Silicon Valley Bank: First Citizens BancShares Acquires Assets and Loans of Collapsed Lender

Silicon Valley Bank: First Citizens BancShares Acquires Assets and Loans of Collapsed Lender


First Citizens BancShares to Acquire Silicon Valley Bank Assets and Loans

North Carolina-based First Citizens BancShares has acquired the assets and loans of Silicon Valley Bank (SVB), which collapsed earlier this month triggering fears about the stability of other lenders. Under the deal announced by the US Federal Deposit Insurance Corporation (FDIC), all 17 former SVB branches will open under the First Citizens brand on Monday. The FDIC will still hold about $90bn of SVB’s assets, and the cost of SVB’s failure to its deposit insurance fund is estimated to be around $20bn.

Banking Crisis Fears Triggered by SVB Collapse

The failure of SVB triggered concerns about the stability of other lenders, leading to sharp falls in bank shares globally. In Europe, Swiss banking giant Credit Suisse’s strength was questioned, leading to a rushed takeover by UBS. The biggest bank failures in the US since the 2008 financial crisis were the collapse of SVB and Signature Bank. Rising interest rates over the past year, intended to control soaring prices, have hit the value of investments held by banks and contributed to bank failures in the US.

First Citizens BancShares, America’s Biggest Family-Controlled Bank

First Citizens, America’s biggest family-controlled bank, has been one of the largest buyers of troubled banks in recent years. It has purchased around $72bn of SVB’s assets and loans at a discount of $16.5bn. SVB customers are advised to continue using their current branch until they receive notice from First Citizens that their account has been fully moved across. The UK arm of SVB was bought by HSBC for £1 earlier this month.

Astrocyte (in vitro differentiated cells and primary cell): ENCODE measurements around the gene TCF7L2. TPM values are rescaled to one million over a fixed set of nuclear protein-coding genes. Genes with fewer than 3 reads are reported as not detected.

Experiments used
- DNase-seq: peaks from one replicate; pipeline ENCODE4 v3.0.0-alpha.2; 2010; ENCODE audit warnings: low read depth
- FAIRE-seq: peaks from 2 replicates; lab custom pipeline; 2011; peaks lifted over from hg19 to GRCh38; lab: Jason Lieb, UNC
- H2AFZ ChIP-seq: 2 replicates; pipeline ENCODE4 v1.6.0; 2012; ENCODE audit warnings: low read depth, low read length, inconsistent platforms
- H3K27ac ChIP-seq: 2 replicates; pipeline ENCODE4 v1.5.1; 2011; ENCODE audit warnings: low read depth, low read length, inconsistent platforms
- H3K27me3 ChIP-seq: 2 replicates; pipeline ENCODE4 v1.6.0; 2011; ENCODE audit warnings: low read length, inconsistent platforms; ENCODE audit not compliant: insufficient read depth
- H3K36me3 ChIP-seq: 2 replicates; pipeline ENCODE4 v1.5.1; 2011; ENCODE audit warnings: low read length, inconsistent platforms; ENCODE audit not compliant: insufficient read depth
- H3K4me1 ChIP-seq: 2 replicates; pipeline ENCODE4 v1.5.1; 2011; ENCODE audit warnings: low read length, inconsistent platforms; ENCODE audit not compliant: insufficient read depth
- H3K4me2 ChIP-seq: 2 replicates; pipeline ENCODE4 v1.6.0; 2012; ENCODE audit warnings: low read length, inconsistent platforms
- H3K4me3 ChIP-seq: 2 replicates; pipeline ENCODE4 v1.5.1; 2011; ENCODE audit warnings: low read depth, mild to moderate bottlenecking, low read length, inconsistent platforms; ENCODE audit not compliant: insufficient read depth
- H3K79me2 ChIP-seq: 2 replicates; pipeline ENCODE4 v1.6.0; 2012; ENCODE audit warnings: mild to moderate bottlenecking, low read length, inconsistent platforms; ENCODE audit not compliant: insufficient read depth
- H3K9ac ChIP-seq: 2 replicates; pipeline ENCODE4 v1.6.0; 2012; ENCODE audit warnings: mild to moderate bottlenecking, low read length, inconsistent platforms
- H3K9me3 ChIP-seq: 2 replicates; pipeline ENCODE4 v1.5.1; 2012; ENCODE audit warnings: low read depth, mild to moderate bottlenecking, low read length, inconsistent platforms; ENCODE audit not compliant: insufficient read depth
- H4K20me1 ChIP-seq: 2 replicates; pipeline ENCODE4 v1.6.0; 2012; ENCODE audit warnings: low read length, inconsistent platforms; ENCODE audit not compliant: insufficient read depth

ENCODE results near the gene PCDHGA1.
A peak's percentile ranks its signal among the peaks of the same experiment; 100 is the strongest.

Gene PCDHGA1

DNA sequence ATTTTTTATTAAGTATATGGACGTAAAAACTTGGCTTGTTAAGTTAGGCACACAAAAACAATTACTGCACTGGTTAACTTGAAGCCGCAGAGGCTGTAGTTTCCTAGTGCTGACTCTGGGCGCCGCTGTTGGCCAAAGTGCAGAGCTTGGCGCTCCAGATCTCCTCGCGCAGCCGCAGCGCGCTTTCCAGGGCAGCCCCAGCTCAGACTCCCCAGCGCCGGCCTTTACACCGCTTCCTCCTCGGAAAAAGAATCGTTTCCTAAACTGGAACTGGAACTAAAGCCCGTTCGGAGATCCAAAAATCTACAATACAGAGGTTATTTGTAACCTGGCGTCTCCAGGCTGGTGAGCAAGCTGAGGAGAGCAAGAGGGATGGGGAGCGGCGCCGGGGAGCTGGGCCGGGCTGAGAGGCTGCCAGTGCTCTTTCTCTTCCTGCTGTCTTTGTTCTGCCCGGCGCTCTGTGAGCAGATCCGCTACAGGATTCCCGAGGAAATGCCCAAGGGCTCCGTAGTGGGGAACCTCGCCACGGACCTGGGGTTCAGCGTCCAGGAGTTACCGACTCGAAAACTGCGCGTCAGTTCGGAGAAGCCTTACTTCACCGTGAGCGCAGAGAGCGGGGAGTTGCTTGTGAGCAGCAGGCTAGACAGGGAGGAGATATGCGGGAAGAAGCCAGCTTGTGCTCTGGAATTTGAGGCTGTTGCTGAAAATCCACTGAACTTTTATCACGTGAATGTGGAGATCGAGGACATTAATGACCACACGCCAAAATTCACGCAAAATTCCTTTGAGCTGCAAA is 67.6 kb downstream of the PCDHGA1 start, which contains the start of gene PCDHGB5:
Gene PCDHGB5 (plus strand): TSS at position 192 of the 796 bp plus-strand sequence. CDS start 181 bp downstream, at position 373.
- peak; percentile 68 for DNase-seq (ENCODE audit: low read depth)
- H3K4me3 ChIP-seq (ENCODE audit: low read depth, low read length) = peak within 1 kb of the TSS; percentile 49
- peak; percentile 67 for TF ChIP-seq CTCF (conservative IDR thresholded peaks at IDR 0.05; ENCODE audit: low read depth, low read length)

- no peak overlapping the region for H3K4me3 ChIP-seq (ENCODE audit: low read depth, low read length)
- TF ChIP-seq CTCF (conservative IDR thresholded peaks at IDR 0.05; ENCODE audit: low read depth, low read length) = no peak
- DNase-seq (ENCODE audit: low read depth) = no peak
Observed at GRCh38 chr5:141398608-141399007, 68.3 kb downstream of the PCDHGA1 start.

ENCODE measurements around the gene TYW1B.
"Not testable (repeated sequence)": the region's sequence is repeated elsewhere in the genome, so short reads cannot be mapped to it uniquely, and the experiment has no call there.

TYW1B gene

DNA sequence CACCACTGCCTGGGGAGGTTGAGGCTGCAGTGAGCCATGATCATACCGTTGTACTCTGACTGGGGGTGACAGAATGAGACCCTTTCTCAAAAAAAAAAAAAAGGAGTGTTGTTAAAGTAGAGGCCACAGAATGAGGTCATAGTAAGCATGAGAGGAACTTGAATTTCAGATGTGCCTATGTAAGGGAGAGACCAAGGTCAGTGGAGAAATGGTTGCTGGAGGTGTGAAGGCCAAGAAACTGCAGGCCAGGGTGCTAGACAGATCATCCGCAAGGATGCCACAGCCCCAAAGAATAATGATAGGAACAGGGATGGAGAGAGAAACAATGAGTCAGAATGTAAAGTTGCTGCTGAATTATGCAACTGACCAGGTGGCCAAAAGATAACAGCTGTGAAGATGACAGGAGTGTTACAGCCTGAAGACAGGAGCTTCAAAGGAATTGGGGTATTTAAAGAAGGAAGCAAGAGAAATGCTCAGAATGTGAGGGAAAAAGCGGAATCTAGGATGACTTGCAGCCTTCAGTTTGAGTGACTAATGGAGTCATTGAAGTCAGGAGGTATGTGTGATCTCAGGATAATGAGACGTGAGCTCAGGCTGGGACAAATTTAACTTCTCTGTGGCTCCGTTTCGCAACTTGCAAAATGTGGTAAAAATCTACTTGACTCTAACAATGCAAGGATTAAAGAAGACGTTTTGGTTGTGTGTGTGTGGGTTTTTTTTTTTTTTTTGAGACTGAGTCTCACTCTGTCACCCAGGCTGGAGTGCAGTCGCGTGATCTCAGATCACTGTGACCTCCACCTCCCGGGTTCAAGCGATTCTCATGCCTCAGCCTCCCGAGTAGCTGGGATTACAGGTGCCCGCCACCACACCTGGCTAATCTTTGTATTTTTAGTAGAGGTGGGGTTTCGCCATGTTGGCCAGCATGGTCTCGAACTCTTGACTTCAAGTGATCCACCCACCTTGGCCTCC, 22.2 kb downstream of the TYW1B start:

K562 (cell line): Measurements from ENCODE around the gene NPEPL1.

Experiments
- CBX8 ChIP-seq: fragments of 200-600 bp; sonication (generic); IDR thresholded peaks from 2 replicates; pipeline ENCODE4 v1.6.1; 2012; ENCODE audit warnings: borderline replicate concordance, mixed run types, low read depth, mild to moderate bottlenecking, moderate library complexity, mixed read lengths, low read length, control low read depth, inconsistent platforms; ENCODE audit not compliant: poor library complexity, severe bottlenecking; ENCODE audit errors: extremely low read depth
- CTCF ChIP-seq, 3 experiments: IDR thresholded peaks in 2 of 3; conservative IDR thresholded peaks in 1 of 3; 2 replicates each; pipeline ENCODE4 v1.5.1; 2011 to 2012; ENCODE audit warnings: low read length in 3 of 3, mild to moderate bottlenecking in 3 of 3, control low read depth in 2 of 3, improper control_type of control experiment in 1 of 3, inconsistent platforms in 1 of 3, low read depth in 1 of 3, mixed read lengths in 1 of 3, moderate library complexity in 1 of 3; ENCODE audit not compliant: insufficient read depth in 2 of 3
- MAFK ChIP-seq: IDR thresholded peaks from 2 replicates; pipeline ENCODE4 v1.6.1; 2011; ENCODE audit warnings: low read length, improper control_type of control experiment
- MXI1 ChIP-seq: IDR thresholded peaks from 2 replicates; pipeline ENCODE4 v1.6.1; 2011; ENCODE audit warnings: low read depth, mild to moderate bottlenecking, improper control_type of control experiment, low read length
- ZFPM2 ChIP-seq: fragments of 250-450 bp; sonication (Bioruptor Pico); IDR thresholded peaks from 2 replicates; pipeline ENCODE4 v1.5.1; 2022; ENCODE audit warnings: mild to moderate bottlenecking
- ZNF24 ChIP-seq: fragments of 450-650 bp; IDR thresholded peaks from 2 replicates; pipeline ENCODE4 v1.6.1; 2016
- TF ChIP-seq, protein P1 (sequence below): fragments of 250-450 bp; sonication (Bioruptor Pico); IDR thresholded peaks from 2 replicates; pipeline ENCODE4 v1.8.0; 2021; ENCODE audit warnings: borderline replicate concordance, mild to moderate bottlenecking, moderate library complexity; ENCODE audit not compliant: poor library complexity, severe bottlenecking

Concerns of Further Problems in the Banking Sector

Central banks worldwide insist that the banking system is safe and lenders are well-capitalised, but the worry that has unnerved financial markets is that there could be other problems in the banking sector yet to emerge. The head of the International Monetary Fund, Kristalina Georgieva, warned that the turbulence in the banking sector was a cause for vigilance and that risks to financial stability had increased. Sarah Hewin, head of Europe & Americas research at Standard Chartered, said there was a “febrile environment” among investors, and that “there’s a lot of psychology rather than the reality which is running markets.”


The acquisition of SVB assets and loans by First Citizens BancShares has eased some concerns about the stability of other lenders. However, the banking sector’s turbulence remains a cause for vigilance, and investors remain nervous. Central banks worldwide maintain that the banking system is safe, but the worry persists that other problems may emerge. As interest rates rise, banks’ investments’ values are being hit, and concerns about further banking sector problems remain.

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